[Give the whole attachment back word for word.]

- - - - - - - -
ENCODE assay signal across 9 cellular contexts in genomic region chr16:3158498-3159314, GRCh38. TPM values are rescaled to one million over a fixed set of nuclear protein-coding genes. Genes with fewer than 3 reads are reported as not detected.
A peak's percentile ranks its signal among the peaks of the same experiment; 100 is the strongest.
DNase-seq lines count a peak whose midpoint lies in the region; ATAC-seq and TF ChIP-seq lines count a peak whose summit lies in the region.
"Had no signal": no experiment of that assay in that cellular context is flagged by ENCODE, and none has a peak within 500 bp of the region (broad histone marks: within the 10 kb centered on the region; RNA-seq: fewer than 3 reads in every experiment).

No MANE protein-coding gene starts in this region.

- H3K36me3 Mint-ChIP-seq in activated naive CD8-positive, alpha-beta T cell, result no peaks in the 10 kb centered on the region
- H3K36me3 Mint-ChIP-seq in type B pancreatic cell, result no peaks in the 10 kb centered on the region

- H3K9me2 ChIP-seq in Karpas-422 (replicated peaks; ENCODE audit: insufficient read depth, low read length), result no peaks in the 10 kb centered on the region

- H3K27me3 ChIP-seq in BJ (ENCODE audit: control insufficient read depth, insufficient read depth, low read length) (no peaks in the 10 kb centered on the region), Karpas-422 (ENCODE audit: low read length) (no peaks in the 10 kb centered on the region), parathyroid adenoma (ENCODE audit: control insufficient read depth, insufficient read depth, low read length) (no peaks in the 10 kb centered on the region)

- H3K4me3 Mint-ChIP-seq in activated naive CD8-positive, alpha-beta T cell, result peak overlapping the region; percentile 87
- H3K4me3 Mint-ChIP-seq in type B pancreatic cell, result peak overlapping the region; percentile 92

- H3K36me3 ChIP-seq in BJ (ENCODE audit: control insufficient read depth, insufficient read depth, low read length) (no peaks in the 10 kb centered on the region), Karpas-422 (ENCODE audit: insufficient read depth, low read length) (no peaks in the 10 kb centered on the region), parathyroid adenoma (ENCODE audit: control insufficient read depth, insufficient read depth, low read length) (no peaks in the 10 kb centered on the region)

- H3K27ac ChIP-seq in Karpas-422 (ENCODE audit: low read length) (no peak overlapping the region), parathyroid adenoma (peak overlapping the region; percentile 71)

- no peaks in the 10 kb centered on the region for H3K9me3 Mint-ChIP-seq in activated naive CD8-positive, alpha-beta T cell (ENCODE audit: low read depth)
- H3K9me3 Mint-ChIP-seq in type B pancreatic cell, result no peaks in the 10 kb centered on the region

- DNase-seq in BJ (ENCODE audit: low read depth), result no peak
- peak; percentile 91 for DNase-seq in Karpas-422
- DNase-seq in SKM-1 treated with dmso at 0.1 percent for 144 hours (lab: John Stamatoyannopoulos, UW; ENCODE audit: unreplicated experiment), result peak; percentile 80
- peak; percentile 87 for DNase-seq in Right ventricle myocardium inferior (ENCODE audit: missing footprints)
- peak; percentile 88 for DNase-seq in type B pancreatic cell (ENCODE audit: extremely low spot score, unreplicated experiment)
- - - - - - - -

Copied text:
ENCODE assay signal across 9 cellular contexts in genomic region chr16:3158498-3159314, GRCh38. TPM values are rescaled to one million over a fixed set of nuclear protein-coding genes. Genes with fewer than 3 reads are reported as not detected.
A peak's percentile ranks its signal among the peaks of the same experiment; 100 is the strongest.
DNase-seq lines count a peak whose midpoint lies in the region; ATAC-seq and TF ChIP-seq lines count a peak whose summit lies in the region.
"Had no signal": no experiment of that assay in that cellular context is flagged by ENCODE, and none has a peak within 500 bp of the region (broad histone marks: within the 10 kb centered on the region; RNA-seq: fewer than 3 reads in every experiment).

No MANE protein-coding gene starts in this region.

- H3K36me3 Mint-ChIP-seq in activated naive CD8-positive, alpha-beta T cell, result no peaks in the 10 kb centered on the region
- H3K36me3 Mint-ChIP-seq in type B pancreatic cell, result no peaks in the 10 kb centered on the region

- H3K9me2 ChIP-seq in Karpas-422 (replicated peaks; ENCODE audit: insufficient read depth, low read length), result no peaks in the 10 kb centered on the region

- H3K27me3 ChIP-seq in BJ (ENCODE audit: control insufficient read depth, insufficient read depth, low read length) (no peaks in the 10 kb centered on the region), Karpas-422 (ENCODE audit: low read length) (no peaks in the 10 kb centered on the region), parathyroid adenoma (ENCODE audit: control insufficient read depth, insufficient read depth, low read length) (no peaks in the 10 kb centered on the region)

- H3K4me3 Mint-ChIP-seq in activated naive CD8-positive, alpha-beta T cell, result peak overlapping the region; percentile 87
- H3K4me3 Mint-ChIP-seq in type B pancreatic cell, result peak overlapping the region; percentile 92

- H3K36me3 ChIP-seq in BJ (ENCODE audit: control insufficient read depth, insufficient read depth, low read length) (no peaks in the 10 kb centered on the region), Karpas-422 (ENCODE audit: insufficient read depth, low read length) (no peaks in the 10 kb centered on the region), parathyroid adenoma (ENCODE audit: control insufficient read depth, insufficient read depth, low read length) (no peaks in the 10 kb centered on the region)

- H3K27ac ChIP-seq in Karpas-422 (ENCODE audit: low read length) (no peak overlapping the region), parathyroid adenoma (peak overlapping the region; percentile 71)

- no peaks in the 10 kb centered on the region for H3K9me3 Mint-ChIP-seq in activated naive CD8-positive, alpha-beta T cell (ENCODE audit: low read depth)
- H3K9me3 Mint-ChIP-seq in type B pancreatic cell, result no peaks in the 10 kb centered on the region

- DNase-seq in BJ (ENCODE audit: low read depth), result no peak
- peak; percentile 91 for DNase-seq in Karpas-422
- DNase-seq in SKM-1 treated with dmso at 0.1 percent for 144 hours (lab: John Stamatoyannopoulos, UW; ENCODE audit: unreplicated experiment), result peak; percentile 80
- peak; percentile 87 for DNase-seq in Right ventricle myocardium inferior (ENCODE audit: missing footprints)
- peak; percentile 88 for DNase-seq in type B pancreatic cell (ENCODE audit: extremely low spot score, unreplicated experiment)